Posts Tagged ‘ Real Estate ’

Incremental Growth.

I know it has been a few months since I last posted.  I guess life kind of ebbs and flows — sometimes I’ll have the bug to post twice a day, sometimes not twice a month.  But as this year has progressed, it fascinates me to realize that I have been growing all along and hadn’t even realized it.  This year was a very important one for me in many ways, and by the time this post is over, you might know me a little better, if you care to.  (NOTE: I say “I” way more times in this post than I typically care to, but I found it difficult not to when looking inward at my own self.  Believe me, achieving an inflated sense of self is not my goal at all here!)



You may remember a post that I wrote last year about Seasonal Affective Disorder (click the link to the post in a new window), and what it means to me.  I was a brand-newly licensed Realtor in an office that maintains a very high level of energy, and an ethos and culture of integrity, honesty, and gratitude.  I loved it.  But they would sit us in class after class, meeting after meeting, and tell us that we needed to be “setting and executing goals for our business.”  Our “business.”  Well, I didn’t have any, and I didn’t know what it felt like to plan goals for “my business.”  It depressed me that I felt like I was only going through the motions when I filled out these plan forms (because I was).  “Wait!  So all I have to do is sell six listings and six homes to buyers, and I’ll make a hundred grand next year??  <Facepalm> Why didn’t I think of that?!”  It was impossible to practically and functionally imagine the effort it would take to achieve what I was writing down, simply by virtue of the fact that I hadn’t sold even one home yet.  I didn’t even know how the home buying process worked at that point.

I was unhappy with my job instructing aircraft maintenance because we weren’t paid spectacularly well (we still aren’t), and some of the students I had were grown men who somehow found it acceptable to try to bully their way into passing grades.  (They failed.)  I was also depressed because it really can be a struggle to be so far away from my dearest friends and family.  Then, about mid-way through the year, we learned that the for-profit school that I worked at was being closed down.

It was a trying time for Alli and me both.  I held onto the school job for as long as I could before running the risk of being let go — the instructional staff was kept on to “teach out” the remaining students — but the time came for me to find a life raft before the boat sank.  I found a job as a Service Advisor at Audi, and quit the school to develop skills in a different industry all together.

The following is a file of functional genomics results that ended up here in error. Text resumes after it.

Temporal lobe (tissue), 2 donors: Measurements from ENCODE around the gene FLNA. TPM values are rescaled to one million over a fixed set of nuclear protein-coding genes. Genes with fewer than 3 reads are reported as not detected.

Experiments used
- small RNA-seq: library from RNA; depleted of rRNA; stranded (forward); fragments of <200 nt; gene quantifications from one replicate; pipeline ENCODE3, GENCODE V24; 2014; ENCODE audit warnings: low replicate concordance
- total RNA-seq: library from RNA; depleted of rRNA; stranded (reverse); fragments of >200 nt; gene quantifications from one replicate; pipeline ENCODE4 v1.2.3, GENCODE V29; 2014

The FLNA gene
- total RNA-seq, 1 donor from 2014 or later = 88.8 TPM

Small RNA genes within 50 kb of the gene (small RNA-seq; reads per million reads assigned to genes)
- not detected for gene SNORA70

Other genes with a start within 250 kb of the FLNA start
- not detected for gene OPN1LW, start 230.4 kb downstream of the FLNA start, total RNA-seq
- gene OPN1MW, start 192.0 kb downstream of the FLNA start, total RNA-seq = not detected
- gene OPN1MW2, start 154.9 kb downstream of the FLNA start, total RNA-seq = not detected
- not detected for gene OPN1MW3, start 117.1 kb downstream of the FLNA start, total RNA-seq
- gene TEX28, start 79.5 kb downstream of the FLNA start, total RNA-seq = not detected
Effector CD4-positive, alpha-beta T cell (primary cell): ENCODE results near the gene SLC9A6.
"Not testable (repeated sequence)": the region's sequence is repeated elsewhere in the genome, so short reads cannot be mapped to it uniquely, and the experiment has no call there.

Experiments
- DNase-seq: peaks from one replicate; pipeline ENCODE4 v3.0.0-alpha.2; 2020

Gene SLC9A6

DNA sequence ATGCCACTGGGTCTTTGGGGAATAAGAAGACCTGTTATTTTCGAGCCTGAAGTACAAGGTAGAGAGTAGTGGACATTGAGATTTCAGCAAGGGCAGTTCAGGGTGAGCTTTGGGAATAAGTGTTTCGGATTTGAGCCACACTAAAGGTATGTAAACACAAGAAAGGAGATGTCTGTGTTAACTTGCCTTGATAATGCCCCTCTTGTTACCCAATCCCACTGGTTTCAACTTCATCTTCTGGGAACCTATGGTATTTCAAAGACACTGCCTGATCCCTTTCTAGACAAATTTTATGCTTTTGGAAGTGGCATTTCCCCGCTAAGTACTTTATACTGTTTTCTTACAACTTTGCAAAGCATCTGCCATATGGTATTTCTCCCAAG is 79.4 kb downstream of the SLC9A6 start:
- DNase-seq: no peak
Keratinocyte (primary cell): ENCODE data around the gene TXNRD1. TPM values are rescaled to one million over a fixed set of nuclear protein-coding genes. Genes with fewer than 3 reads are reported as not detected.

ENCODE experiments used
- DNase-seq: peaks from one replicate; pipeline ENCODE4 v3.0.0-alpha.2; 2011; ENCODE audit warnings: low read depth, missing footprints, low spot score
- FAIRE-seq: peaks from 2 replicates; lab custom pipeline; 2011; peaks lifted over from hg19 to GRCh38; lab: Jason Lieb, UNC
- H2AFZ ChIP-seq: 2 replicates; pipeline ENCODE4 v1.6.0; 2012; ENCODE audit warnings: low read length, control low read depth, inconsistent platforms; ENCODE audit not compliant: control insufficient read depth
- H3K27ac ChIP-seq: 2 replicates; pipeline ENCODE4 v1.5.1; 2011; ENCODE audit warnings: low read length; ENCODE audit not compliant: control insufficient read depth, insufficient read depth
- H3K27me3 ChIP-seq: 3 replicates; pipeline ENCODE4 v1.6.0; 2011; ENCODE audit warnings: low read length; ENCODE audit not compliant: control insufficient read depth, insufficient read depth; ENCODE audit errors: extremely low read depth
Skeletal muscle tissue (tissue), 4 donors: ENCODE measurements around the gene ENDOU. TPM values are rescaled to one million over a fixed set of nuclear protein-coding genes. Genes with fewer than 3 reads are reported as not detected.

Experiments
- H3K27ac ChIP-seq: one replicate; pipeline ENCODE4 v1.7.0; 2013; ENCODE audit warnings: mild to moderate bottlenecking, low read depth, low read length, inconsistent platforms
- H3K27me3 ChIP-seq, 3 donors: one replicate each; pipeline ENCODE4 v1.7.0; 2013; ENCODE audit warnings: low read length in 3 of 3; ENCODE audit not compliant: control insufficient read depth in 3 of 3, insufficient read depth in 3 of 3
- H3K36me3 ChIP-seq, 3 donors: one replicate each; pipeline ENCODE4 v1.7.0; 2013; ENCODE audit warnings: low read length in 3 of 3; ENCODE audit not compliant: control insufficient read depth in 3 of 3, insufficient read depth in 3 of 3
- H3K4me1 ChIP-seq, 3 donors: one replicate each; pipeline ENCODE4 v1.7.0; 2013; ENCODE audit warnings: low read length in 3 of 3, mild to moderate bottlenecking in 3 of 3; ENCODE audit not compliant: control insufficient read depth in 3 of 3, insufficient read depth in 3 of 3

And then it all clicked.  I don’t know what it is, but things began to fall into place all at once, in early October.

They announced that the school was reopening, and my boss told me I was the first person he wanted to come back because I had such a great relationship with the students, and am so enthusiastic about aviation.  I agreed to return because during my short time at Audi, it became clear to me that even if I had been able to sell more homes, the minimum 60-hour-per-week work schedule wouldn’t have allowed me time for it anyway.

I had two homes close in three months.  After doing my first deal in real estate waaaaay back in March, I had virtually no activity until October, when my second home deal closed.  Given current trends, I thought that was it for the year, but then, out of the blue, a dear friend out here introduced me to a friend of his who needed to buy a home on a pretty short timeframe — five weeks.  As it happened, luck was on our side and we got it done, and that home closed last week, in early December.

I filled out my first Profit and Loss statement, and my real estate business is in the black.  It hit me as I was doing this that I do, in fact, have a business to set goals for now.  My P&L showed me in plain numbers that the business took in nearly $1.2 million in revenues, and despite only being in the black by a few thousand dollars, it’s still in the black after operating expenses and taxes.  Many businesses run at a loss for the first couple of years, so I am pretty grateful that my family and friends have given me opportunities to help.

I am a business owner.  I have wanted to “own my own business” for the better part of a decade now, talking about it as if a business is something that you can buy, polish up, and drive occasionally (but never in the rain).  It wasn’t until I realized that I have spent the year transacting business — taking in commissions (revenues), managing where the money needs to go (operating costs and taxes), and managing my pipeline and reputation as well (planning for future business) that I thought of myself as an actual, self-employed business owner.  Of course, I am not yet fully self-employed — I still rely on my work at the school for income — but I am on my way to getting there.  I have high hopes for 2014 in this regard.

I am once again a student, enrolled in Eastern New Mexico University’s Aviation Science program (it’s all online, and they give 67 full credits just for having earned the FAA’s A&P licenses!).  Hopefully in the next couple of years, I’ll finally have the Bachelor’s Degree I should have earned ten years ago!

I can feel that I am growing in very small, slow increments.  Business is getting better, now that I recognize what I need to do to earn it.  I am honing my craft as a communicator while instructing our students at the school.  I am developing the way I interact with people with a level of care and awareness that I have never before had.  I have never had this happen to me before, and it fills me with an excitement and hope that I haven’t felt since I was a kid.  Factor in that Alli and I are still happily “dating” like we were 8 years ago when we first met, and what more could a guy ask for?